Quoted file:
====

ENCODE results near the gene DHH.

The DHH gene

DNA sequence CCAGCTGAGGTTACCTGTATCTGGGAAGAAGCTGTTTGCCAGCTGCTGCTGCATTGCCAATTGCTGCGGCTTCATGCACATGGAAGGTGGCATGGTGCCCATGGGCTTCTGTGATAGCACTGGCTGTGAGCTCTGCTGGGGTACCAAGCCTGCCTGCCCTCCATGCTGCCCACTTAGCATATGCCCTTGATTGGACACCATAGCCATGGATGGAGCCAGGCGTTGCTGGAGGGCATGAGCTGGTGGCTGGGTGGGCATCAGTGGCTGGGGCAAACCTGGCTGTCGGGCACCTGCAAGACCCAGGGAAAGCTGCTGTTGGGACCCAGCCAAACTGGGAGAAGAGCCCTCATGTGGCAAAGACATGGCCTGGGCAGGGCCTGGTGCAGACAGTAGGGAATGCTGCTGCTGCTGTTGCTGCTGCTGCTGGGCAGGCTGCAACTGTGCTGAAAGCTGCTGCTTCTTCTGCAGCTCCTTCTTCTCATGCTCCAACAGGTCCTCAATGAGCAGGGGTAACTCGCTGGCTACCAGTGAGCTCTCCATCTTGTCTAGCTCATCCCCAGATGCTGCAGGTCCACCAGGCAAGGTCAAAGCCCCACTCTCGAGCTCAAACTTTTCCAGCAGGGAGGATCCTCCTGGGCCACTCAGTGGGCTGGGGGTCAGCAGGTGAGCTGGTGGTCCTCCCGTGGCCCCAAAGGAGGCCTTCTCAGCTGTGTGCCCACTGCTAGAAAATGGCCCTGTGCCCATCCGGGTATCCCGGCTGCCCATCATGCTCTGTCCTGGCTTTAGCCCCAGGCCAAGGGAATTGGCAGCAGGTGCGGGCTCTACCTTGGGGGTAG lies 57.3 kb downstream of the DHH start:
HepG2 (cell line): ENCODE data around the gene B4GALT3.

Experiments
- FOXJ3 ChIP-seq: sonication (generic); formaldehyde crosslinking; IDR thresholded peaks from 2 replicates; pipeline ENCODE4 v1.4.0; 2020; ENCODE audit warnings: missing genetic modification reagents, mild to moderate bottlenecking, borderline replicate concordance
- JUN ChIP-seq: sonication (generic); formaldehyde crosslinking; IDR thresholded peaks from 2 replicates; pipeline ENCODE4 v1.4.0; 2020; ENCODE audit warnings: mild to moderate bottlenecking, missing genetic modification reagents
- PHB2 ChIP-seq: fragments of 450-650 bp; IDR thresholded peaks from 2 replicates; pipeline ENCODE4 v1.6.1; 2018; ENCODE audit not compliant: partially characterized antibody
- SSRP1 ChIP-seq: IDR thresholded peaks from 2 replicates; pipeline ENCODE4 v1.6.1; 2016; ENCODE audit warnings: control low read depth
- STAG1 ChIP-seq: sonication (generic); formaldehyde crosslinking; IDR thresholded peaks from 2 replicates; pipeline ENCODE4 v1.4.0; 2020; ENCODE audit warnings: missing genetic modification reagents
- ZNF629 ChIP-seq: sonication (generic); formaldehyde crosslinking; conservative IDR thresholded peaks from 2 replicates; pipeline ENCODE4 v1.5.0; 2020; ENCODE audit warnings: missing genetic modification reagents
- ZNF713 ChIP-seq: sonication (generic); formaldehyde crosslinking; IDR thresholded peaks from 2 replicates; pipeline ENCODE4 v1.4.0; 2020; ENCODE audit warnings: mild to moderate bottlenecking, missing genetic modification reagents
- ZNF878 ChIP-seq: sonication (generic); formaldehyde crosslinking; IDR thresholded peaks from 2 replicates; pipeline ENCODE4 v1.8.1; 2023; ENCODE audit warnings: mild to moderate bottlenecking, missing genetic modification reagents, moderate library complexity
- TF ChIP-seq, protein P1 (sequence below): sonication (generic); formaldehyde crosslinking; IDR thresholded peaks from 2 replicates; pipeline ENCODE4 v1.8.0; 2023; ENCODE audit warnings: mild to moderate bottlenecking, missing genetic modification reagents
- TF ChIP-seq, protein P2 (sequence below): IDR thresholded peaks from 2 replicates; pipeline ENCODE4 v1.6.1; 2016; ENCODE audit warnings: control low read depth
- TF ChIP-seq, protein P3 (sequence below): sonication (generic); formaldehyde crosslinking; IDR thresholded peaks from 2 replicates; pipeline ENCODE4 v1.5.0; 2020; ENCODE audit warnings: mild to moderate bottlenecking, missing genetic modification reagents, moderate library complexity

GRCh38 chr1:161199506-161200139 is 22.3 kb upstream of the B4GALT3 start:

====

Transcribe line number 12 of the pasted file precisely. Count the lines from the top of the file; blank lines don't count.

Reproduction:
- ZNF713 ChIP-seq: sonication (generic); formaldehyde crosslinking; IDR thresholded peaks from 2 replicates; pipeline ENCODE4 v1.4.0; 2020; ENCODE audit warnings: mild to moderate bottlenecking, missing genetic modification reagents